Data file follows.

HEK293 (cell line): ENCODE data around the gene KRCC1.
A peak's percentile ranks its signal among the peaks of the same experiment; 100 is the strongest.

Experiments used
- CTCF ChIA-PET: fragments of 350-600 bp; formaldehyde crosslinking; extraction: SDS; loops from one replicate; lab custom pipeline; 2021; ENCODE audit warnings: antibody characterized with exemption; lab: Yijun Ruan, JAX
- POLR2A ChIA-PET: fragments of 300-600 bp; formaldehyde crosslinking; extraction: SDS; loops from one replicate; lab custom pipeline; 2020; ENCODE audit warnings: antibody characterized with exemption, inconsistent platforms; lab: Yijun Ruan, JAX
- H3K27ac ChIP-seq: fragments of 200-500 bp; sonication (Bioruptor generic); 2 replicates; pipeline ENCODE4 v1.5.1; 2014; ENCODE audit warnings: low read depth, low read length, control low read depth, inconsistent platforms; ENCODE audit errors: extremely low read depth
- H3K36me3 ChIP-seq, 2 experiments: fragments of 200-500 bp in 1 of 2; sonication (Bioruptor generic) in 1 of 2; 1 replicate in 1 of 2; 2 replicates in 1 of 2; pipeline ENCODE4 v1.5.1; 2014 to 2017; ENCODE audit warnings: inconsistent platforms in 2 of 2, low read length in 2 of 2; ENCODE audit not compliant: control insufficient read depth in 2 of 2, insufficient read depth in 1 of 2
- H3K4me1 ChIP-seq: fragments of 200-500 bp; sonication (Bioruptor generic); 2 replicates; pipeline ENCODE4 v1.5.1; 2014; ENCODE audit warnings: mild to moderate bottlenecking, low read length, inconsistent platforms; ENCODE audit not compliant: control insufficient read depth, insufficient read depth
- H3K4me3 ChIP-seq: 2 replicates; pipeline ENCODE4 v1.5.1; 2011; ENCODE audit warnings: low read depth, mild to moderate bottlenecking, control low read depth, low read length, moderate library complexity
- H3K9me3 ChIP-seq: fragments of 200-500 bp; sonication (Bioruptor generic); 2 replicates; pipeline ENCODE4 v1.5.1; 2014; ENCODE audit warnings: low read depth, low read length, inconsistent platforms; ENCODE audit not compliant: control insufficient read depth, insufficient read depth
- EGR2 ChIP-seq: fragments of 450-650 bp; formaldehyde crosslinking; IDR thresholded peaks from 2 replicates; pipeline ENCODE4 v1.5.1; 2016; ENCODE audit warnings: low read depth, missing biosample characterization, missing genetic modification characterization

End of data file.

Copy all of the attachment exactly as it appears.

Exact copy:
HEK293 (cell line): ENCODE data around the gene KRCC1.
A peak's percentile ranks its signal among the peaks of the same experiment; 100 is the strongest.

Experiments used
- CTCF ChIA-PET: fragments of 350-600 bp; formaldehyde crosslinking; extraction: SDS; loops from one replicate; lab custom pipeline; 2021; ENCODE audit warnings: antibody characterized with exemption; lab: Yijun Ruan, JAX
- POLR2A ChIA-PET: fragments of 300-600 bp; formaldehyde crosslinking; extraction: SDS; loops from one replicate; lab custom pipeline; 2020; ENCODE audit warnings: antibody characterized with exemption, inconsistent platforms; lab: Yijun Ruan, JAX
- H3K27ac ChIP-seq: fragments of 200-500 bp; sonication (Bioruptor generic); 2 replicates; pipeline ENCODE4 v1.5.1; 2014; ENCODE audit warnings: low read depth, low read length, control low read depth, inconsistent platforms; ENCODE audit errors: extremely low read depth
- H3K36me3 ChIP-seq, 2 experiments: fragments of 200-500 bp in 1 of 2; sonication (Bioruptor generic) in 1 of 2; 1 replicate in 1 of 2; 2 replicates in 1 of 2; pipeline ENCODE4 v1.5.1; 2014 to 2017; ENCODE audit warnings: inconsistent platforms in 2 of 2, low read length in 2 of 2; ENCODE audit not compliant: control insufficient read depth in 2 of 2, insufficient read depth in 1 of 2
- H3K4me1 ChIP-seq: fragments of 200-500 bp; sonication (Bioruptor generic); 2 replicates; pipeline ENCODE4 v1.5.1; 2014; ENCODE audit warnings: mild to moderate bottlenecking, low read length, inconsistent platforms; ENCODE audit not compliant: control insufficient read depth, insufficient read depth
- H3K4me3 ChIP-seq: 2 replicates; pipeline ENCODE4 v1.5.1; 2011; ENCODE audit warnings: low read depth, mild to moderate bottlenecking, control low read depth, low read length, moderate library complexity
- H3K9me3 ChIP-seq: fragments of 200-500 bp; sonication (Bioruptor generic); 2 replicates; pipeline ENCODE4 v1.5.1; 2014; ENCODE audit warnings: low read depth, low read length, inconsistent platforms; ENCODE audit not compliant: control insufficient read depth, insufficient read depth
- EGR2 ChIP-seq: fragments of 450-650 bp; formaldehyde crosslinking; IDR thresholded peaks from 2 replicates; pipeline ENCODE4 v1.5.1; 2016; ENCODE audit warnings: low read depth, missing biosample characterization, missing genetic modification characterization